Pushing Younger Brother: Does Three-Year-Old Know Better?

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Hello Jane,

I have read your books Positive Discipline and Positive Discipline for Preschoolers — I think it is a great approach.

My three year old son is constantly pushing my 19-month-old — how can I use positive discipline to nip the behavior in the bud? Should I use positive time-outs? I think he is old enough to understand what he is doing is wrong but he does not seem to listen when I talk to him about it — I really do not want this behavior to carry over into the classroom — can you help me?



Hi Kristin,

Thanks for asking. I'm receiving so many emails with a similar theme, so hopefully others will find this helpful.

First I want to explain why your three-year-old doesn't understand that what he is doing wrong. I'm going to explain this in several different ways—first in a very back door way by asking a question.

Would you allow your son to go to the park by himself even though you think he understands that it is wrong to cross a busy street and that he should not play on the equipment on any way that isn't safe? Of course not. Why? Because he hasn't developed enough maturity and judgment to REALLY know right from wrong. His brain has not developed enough for this. The Piaget demonstrations below helps us understand this concept.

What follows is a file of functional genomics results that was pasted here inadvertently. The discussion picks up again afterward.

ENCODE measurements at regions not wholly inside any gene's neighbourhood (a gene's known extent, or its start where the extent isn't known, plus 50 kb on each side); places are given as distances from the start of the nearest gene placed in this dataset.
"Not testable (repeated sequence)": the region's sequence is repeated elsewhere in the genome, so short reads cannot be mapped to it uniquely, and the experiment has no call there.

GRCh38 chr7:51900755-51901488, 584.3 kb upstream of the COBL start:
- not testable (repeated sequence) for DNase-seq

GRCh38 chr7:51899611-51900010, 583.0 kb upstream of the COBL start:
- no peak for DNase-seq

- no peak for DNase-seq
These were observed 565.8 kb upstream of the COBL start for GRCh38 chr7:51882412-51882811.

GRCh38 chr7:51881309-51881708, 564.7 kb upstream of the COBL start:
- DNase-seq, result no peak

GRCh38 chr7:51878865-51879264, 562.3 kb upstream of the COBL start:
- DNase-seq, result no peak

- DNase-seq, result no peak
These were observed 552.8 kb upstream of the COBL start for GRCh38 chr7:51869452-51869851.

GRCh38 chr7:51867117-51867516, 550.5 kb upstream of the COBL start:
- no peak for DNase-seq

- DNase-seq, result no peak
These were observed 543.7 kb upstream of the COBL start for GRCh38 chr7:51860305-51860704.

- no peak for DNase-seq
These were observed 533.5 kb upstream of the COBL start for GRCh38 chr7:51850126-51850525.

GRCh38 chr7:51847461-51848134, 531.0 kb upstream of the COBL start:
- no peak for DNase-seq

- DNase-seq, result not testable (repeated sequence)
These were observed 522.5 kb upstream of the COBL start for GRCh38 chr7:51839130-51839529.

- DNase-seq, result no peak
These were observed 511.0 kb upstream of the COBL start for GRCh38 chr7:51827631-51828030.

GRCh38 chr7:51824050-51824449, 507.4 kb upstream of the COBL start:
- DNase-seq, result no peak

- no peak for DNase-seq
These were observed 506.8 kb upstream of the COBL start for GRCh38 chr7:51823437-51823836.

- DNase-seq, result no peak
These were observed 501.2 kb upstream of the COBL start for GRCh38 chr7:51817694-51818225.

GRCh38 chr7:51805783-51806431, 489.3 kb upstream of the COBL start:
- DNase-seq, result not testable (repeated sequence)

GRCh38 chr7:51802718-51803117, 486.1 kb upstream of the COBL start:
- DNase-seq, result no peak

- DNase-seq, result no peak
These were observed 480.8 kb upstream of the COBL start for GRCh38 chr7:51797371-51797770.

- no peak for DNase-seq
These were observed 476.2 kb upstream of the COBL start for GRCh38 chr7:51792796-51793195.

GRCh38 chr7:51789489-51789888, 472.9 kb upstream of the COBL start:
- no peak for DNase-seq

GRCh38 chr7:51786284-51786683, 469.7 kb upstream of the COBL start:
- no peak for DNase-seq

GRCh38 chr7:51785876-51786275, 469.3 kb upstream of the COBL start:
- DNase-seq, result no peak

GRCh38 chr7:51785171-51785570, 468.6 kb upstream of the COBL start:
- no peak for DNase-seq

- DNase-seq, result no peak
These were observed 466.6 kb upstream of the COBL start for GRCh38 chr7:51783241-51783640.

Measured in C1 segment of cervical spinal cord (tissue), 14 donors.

Piaget Excerpt for Positive Discipline for Child Care Providers by Jane Nelsen and Cheryl Erwin

Caregivers who have studied child development know that the intellectual capabilities of young children have not developed to the point where they can think like adults, yet many adults act as though they should. Forcing a young child to “Say you are sorry” is an excellent example. Thinking children understand “no” the way adults think they do, is another example.

Piaget Demonstration


Jean Piaget was one of the pioneers in understanding the cognitive development of children. He devised these demonstrations to help adults understand how children’s thinking ability differs from their own.

This example demonstrates thinking abilities identified by Piaget. When we understand that perceiving, interpreting, and comprehending an event are so markedly different for young children, our expectations as adults alter. The meaning children attach to their experiences does not match the meaning adults attach to the same experiences.

Now for what to do:

  1. Supervise, supervise, supervise. Just as you can't allow a child to go to the park by himself, don't expect him to control his emotions and his frustrations.
  2. Don't scold him and comfort the younger child. (If you do, you are training the younger to become a victim who will soon learn how to get special attention.) Instead, take the pusher on your lap and validate his feelings. "You must be feeling upset, sad, mad, or whatever." It is likely that he will then be willing to help you help the younger child feel better too by having him or her join you on your lap.
  3. Another possibility is to just take them both on your lap and ignore the pushing. I know this sounds like rewarding the misbehavior, but not when you understand human behavior and that a misbehaving child is a discouraged child. Encouragement eliminates the misbehavior.
  4. Or, separate them before the frustration escalates--treating them the same.


I hope one of these ideas helps.

Jane Nelsen

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